Is it too little too late?
no mistake. I am not writing this column upon travelling to Durban,
South Africa or to the many pre-event events, held elsewhere on planet
earth, to 'discuss' and map climate change mitigation. Equipped with my
Internet connectivity, I diligently followed happenings at the Summit
and prior to it, sitting in my abode in Kiula in the Deep South of Sri
Lanka. Here, I venture to grow my own vegetables or at least as I much
as I can of it and attempt to lead a modest lifestyle. I emit as little
CO2 and try to be as environment friendly as possible to meet my needs.
I also try to shun much of the greed that drove things for me for so
long in the past. I declare in all humility that this is no random
happening. I do this out of choice for, I have understood through my
learning and training that there is no other way for us as citizens on
this planet to survive but to adjust each of our ways of life to be more
austere and prudent.
The many delegates from the 194 nations that attended the UN's
Climate Summit (COP 17) may have travelled thousands of miles by air
and/or road to get there to discuss 'climate deals' adding more CO2 to
the atmosphere, when what is expected of their actions is to help reduce
these, i.e. make rational mitigation decisions. I make no apologies
about my cynicism here, for I have seen how global summits from the
Earth Summit at Rio to the last Copenhagen Climate Summit came and went.
'Progress' is indeed made with post-event media releases and 'some'
initiatives are set in place, yet the question remains of; 'Is it all
coming in inadequately little doses and is it beginning to come too
Cyclists light up a tree during a
renewable energy demonstration at climate talks in South
Africa. Pic.courtesy: Google
This, the gist of my column title reflects the sentiments expressed
by several key civil society activists to describe the outcome of the
UN's Climate Summit (COP 17) that finally concluded last Sunday. After
adding on two extra days to it the South African hosts like all good
hosts of such events, declared the summit a success. The final agreement
reached was described by some as a 'non-agreement' or the culmination of
a 'cop-out' strategy by the powerful who in the first place did not want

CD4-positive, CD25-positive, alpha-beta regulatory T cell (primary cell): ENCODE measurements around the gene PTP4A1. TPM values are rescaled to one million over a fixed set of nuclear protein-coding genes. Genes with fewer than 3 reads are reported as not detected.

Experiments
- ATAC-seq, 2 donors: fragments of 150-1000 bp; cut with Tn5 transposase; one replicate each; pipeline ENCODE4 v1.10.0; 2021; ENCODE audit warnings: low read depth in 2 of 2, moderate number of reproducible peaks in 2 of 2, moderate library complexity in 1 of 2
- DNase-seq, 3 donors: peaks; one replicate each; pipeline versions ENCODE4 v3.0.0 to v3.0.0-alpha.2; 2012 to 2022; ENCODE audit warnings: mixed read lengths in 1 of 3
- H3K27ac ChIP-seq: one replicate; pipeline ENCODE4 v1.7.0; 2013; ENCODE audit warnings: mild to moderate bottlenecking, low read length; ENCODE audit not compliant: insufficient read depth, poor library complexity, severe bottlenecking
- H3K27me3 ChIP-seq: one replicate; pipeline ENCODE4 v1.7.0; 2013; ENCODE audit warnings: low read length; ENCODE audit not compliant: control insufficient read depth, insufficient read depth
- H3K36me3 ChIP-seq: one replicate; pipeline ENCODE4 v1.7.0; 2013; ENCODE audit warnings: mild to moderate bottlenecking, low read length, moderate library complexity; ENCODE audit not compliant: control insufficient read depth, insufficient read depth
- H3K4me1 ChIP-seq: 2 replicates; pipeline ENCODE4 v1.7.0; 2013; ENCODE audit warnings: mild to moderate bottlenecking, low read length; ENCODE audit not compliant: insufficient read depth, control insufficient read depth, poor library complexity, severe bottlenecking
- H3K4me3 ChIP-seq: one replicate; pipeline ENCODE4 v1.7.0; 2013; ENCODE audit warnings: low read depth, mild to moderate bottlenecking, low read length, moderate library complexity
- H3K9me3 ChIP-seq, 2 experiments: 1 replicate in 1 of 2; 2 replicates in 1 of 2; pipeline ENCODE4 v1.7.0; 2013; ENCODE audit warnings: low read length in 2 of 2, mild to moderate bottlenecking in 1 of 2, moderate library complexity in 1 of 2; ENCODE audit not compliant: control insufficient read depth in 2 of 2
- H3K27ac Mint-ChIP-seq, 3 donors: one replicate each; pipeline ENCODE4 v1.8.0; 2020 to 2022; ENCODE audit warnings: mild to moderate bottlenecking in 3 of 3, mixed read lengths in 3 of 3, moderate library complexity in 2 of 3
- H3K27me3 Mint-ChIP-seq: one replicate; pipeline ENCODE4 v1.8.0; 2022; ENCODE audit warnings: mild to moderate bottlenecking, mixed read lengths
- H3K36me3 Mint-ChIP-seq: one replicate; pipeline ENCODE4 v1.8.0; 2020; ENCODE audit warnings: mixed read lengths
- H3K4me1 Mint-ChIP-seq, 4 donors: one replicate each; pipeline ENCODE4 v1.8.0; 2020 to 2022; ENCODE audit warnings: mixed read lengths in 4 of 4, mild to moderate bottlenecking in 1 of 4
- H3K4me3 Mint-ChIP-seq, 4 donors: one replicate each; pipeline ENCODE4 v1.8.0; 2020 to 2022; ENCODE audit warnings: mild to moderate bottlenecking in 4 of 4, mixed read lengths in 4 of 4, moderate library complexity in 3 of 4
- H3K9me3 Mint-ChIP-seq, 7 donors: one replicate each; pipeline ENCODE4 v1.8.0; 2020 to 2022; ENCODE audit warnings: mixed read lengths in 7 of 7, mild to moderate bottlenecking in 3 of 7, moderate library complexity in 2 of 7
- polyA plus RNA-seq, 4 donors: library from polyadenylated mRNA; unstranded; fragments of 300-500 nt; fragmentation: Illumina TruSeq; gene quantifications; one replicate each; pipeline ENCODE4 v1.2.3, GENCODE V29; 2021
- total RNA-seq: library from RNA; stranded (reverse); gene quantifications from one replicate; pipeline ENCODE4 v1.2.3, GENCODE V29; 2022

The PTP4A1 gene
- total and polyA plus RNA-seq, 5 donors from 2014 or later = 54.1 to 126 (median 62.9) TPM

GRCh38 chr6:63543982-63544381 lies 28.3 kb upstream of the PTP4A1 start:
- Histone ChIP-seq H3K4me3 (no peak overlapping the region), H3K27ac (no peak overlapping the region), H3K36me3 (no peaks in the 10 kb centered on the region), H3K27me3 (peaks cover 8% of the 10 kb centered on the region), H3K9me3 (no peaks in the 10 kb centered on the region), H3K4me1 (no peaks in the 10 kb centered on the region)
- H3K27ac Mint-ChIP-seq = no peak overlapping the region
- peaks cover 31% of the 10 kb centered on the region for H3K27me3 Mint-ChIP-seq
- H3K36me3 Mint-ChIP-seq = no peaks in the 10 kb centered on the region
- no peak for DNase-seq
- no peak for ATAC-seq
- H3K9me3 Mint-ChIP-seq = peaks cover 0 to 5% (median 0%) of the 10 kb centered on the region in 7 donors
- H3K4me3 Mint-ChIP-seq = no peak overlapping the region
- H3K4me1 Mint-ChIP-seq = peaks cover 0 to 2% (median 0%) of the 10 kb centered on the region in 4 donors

to make binding agreements. The pushed through 'agreement' reached after
those two unscheduled days of negotiation. They agreed in principle that
a firm carbon mitigation strategy will be designed and adopted by 2015
to be effective after 2020.
South Africa's Kumi Naidoo, who is also the Executive Director of
Greenpeace International, had this to say of the outcome "blockers, led
by the US, have succeeded in inserting a vital get-out clause that could
easily prevent the next big climate deal being legally binding. If that
loophole is exploited it could be a disaster".
"Polluters won, people lost," he added. "Our governments this past
two weeks listened to the carbon-intensive polluting corporations
instead of listening to the people who want an end to our dependence on
fossil fuels and real and immediate action on climate change," he said.
"Decisions resulting from the UN COP17 climate summit in Durban
constitute a crime against humanity," said 'Climate Justice Now!', a
broad coalition of social movements and civil society in a media
release. It added "Here in South Africa, where the world was inspired by
the liberation struggle of the country's black majority, the richest
nations have cynically created a new regime of climate apartheid."
Nnimmo Bassey, Chair of 'Friends of the Earth International' added
"An increase in global temperatures of 4 degrees Celsius, permitted
under this plan, is a death sentence for Africa, Small Island States,
and the poor and vulnerable worldwide. This summit has amplified climate
apartheid, whereby the richest 1 percent of the world has decided that
it is acceptable to sacrifice the 99 percent." "Delaying real action
until 2020 is a crime of global proportions" he said.
What is also interesting is that the two most progressive nations in
the climate mitigation front, who in the past few years actually